With this being my first post for this website, let me introduce myself to the Golden Gate Sports community. Born and raised in Massachusetts, I am fan of the Boston sports teams and was originally worried that I would bring an outrageous East Coast bias to my writing. However, after spending four collegiate years in St. Louis and frequenting Busch Stadium on several occasions (including May 13 for the Cardinals and Cubs), I hope to continue to provide readers a balanced view of the sports world.
My strong background in statistics attracts me to baseball, and there is an interesting development thus far in Colorado. Heading into Tuesday’s games, the Rockies lead the league in runs scored by a tremendous margin. Their 5.8 runs per game through their first 40 games in 2014 are dominating the rest of Major League Baseball. By comparison, the next-best team is the Los Angeles Angels (5.1), and the second-best National League club is the Miami Marlins (4.4). The Rockies, who are consistently one of the best run-scoring teams, are on pace to lead the NL in runs for the first time since 2001.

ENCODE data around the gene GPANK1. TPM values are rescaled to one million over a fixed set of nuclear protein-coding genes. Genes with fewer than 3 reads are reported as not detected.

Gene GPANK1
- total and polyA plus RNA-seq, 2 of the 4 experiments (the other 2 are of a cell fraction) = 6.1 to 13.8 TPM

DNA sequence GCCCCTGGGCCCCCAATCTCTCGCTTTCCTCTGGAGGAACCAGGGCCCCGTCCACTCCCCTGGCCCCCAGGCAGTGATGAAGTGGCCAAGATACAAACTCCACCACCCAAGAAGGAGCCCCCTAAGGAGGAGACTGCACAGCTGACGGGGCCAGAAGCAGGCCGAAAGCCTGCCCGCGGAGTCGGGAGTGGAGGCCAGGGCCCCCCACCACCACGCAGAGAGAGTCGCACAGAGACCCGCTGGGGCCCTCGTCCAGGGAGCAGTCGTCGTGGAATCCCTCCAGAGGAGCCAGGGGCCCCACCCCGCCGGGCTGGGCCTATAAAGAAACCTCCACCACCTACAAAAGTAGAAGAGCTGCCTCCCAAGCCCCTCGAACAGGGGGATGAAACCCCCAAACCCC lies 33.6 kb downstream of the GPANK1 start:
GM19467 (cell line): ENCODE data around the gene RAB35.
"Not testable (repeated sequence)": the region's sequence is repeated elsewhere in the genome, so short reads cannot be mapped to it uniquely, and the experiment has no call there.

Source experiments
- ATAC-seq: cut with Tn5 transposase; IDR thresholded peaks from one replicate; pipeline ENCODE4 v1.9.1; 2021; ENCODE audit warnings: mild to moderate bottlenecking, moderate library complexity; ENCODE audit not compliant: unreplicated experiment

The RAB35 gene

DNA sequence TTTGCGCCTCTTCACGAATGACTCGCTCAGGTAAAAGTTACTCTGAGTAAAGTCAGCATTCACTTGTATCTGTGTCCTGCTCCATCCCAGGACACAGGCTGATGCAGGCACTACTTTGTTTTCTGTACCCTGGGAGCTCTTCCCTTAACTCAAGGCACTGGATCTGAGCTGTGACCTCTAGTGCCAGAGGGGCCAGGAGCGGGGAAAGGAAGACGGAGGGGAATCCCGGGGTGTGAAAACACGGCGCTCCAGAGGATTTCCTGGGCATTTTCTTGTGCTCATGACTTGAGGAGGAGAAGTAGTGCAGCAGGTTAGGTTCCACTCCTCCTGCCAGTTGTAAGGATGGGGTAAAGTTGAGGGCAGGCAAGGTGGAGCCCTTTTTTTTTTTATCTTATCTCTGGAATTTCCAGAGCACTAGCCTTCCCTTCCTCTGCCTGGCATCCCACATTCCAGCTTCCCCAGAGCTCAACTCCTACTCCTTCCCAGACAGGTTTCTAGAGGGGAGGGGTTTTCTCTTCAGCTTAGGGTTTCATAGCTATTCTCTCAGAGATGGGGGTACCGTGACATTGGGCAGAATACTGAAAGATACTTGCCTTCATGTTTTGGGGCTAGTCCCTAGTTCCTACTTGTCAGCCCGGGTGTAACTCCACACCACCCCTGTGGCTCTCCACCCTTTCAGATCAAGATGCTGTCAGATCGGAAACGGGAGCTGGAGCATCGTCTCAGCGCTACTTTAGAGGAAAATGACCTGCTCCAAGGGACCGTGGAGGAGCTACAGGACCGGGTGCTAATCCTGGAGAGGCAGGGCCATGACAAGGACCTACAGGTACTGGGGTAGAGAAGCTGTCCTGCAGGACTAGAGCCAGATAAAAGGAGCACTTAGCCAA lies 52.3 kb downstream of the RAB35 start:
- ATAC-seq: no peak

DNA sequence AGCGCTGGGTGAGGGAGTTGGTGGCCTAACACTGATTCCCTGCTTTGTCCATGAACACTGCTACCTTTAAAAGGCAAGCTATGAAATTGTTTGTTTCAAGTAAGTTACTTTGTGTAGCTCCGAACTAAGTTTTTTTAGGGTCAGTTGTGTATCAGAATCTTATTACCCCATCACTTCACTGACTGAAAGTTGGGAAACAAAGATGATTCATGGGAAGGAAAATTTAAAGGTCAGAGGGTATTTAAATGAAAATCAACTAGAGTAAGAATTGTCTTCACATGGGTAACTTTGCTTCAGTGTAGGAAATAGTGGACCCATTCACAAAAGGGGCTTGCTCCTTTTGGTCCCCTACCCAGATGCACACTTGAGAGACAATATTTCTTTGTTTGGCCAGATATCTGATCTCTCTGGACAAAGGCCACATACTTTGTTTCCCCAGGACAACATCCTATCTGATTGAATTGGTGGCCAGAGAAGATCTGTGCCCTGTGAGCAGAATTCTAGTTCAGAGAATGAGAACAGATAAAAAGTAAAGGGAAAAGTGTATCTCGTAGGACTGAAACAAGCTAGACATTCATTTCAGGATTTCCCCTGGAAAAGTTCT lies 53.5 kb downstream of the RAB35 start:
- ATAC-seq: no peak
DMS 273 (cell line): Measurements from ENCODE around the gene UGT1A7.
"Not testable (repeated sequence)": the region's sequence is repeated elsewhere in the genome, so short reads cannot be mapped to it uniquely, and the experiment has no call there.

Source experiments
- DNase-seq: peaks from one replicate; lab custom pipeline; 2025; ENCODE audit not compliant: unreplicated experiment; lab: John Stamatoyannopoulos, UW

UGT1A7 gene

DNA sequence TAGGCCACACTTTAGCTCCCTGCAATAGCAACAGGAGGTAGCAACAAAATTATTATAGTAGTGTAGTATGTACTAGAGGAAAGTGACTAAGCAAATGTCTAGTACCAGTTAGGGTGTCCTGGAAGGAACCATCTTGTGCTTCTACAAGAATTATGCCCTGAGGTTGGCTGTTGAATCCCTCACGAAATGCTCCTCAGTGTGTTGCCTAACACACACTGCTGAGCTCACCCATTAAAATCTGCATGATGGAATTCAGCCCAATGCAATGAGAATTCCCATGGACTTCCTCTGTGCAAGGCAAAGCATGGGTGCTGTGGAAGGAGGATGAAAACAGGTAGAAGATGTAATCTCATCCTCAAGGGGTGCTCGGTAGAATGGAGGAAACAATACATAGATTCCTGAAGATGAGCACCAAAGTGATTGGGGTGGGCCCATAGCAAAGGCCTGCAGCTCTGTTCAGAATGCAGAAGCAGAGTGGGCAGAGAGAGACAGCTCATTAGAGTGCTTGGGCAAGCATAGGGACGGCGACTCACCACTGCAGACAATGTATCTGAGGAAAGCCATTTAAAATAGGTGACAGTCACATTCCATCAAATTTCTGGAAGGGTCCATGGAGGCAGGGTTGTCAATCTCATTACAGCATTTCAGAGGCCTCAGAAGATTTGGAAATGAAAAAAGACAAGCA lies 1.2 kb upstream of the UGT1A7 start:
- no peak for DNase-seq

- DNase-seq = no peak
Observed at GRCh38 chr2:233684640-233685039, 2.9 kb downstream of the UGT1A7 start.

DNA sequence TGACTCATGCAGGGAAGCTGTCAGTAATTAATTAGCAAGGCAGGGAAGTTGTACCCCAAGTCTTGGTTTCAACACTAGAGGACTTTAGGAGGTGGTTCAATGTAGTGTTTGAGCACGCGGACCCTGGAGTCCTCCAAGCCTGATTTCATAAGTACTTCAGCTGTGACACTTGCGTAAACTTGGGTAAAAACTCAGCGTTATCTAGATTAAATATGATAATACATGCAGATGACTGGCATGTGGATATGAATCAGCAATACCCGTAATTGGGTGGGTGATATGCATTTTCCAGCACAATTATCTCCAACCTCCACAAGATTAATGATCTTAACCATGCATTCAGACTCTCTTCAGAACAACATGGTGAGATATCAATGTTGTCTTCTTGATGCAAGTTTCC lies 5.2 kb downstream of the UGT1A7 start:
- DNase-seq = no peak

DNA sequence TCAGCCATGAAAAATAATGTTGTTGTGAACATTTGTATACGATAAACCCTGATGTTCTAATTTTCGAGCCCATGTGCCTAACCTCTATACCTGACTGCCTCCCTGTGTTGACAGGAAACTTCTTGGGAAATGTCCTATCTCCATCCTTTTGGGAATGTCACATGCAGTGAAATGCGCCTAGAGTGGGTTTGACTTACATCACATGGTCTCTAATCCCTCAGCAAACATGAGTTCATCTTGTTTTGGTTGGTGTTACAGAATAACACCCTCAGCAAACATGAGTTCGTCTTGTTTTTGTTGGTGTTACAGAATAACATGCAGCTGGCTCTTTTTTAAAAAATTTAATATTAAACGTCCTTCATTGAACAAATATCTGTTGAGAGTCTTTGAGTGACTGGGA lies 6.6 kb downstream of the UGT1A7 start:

The offense has been led Troy Tulowitzki (the MLB leader in home runs and OPS), who has played just 210 games in his previous three injury-plagued seasons, and Charlie Blackmon (league-best “power-speed #,” according to Baseball-Reference), Colorado’s left-handed outfielder who has never played more than 82 games in an MLB season. They have heavily contributed to the team’s .505 slugging percentage, which is also by far the best in the MLB.
We are about one-fourth through the season, and we are still waiting for the perennial Carlos Gonzalez DL stint, but the Rockies have also been carried by 28-game hit streak man Nolan Arenado and 32-year old Justin Morneau. The thin air in Colorado inflates both the runs for and against the Rockies, so they will need to keep up their strong home performance to balance out their average offense and pitching on the road thus far this season.
Tags: Colorado Rockies